Date Published: February 24, 2017
Publisher: Public Library of Science
Author(s): Xiao-Lan Cao, Shi-Bin Wang, Bao-Liang Zhong, Ling Zhang, Gabor S. Ungvari, Chee H. Ng, Lu Li, Helen F. K. Chiu, Grace K. I. Lok, Jian-Ping Lu, Fu-Jun Jia, Yu-Tao Xiang, Russell Jude de Souza.
This is the first meta-analysis of the pooled prevalence of insomnia in the general population of China. A systematic literature search was conducted via the following databases: PubMed, PsycINFO, EMBASE and Chinese databases (China National Knowledge Interne (CNKI), WanFang Data and SinoMed). Statistical analyses were performed using the Comprehensive Meta-Analysis program. A total of 17 studies with 115,988 participants met the inclusion criteria for the analysis. The pooled prevalence of insomnia in China was 15.0% (95% Confidence interval [CI]: 12.1%-18.5%). No significant difference was found in the prevalence between genders or across time period. The pooled prevalence of insomnia in population with a mean age of 43.7 years and older (11.6%; 95% CI: 7.5%-17.6%) was significantly lower than in those with a mean age younger than 43.7 years (20.4%; 95% CI: 14.2%-28.2%). The prevalence of insomnia was significantly affected by the type of assessment tools (Q = 14.1, P = 0.001). The general population prevalence of insomnia in China is lower than those reported in Western countries but similar to those in Asian countries. Younger Chinese adults appear to suffer from more insomnia than older adults.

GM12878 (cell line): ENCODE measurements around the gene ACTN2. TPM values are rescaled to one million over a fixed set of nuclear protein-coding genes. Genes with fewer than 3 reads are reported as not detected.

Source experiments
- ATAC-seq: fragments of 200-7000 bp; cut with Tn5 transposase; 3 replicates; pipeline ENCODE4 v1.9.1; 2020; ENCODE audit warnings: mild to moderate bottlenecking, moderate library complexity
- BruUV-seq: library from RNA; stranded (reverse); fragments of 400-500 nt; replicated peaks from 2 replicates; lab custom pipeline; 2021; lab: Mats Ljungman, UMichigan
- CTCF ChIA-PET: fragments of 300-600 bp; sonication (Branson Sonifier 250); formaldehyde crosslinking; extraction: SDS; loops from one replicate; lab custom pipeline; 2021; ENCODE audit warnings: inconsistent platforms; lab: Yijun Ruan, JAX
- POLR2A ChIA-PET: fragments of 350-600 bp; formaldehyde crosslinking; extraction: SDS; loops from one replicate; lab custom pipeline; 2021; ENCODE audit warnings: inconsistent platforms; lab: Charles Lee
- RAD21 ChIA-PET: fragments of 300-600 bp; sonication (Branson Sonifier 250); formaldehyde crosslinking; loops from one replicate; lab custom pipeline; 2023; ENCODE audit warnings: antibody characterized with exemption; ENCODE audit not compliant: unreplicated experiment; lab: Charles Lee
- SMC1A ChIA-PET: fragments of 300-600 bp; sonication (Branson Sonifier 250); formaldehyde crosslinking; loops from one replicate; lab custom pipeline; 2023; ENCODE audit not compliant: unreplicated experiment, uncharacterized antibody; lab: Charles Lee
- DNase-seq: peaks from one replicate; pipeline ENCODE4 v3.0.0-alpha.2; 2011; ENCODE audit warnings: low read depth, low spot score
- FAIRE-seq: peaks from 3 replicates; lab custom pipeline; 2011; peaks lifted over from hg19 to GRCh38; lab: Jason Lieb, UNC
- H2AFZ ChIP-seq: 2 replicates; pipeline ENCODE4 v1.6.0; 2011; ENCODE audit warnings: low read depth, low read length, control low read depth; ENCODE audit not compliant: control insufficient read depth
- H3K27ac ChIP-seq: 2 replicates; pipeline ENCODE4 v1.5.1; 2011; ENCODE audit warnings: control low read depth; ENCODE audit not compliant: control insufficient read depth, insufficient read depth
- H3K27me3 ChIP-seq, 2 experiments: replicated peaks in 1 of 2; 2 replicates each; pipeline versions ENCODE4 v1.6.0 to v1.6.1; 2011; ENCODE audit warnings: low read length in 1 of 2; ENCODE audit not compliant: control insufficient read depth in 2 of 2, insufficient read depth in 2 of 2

Insomnia, which is characterized by difficulty initiating and maintaining sleep and/or waking up too early, appears to be one of the most frequent sleep complaints in the general population . For example, approximately a third of the adult population in the USA suffer from insomnia . It has been shown that insomnia has significant negative impact on daily functioning and is associated with work absenteeism, considerable impairment of quality of life, and increased medical and societal costs [3,4]. In addition, insomnia is frequently associated with a variety of psychiatric disorders, especially depression and anxiety [1,5,6].
This was the first meta-analysis of the general population in China examining the prevalence of insomnia. Most studies assessed the prevalence of insomnia symptoms using the PSQI or AIS, while five studies used standardized questions “yes-no” answers without any restrictive criteria or their frequency. No studies used insomnia diagnoses according to DSM-IV. The pooled prevalence of insomnia in China was 15.0%, which was lower than those in many Western countries (e.g., 37.2% in France and Italy, 27.1% in USA and 50.5% in Poland) [2,8], but similar to findings reported from other Asian countries (e.g., 15.3% in Japan and 17.3% in Singapore) . However, the results of studies should be viewed with caution due to the confounding effects caused by discrepancy in sample sizes, response rates, sampling methods and measures on insomnia. In addition, no publication bias was found in this study which may be related to the nature of prevalence studies. Unlike meta-analysis comparing two treatments where negative results are often not published, prevalence studies in the general population are less likely to be subjected to publication bias especially if the sample size is adequate.
This was the first meta-analysis of the pooled prevalence of insomnia in the general population of China. The pooled prevalence of insomnia is lower than those reported in Western countries, but similar to those in other Asian countries. Younger adults are more likely to suffer from insomnia than older adults.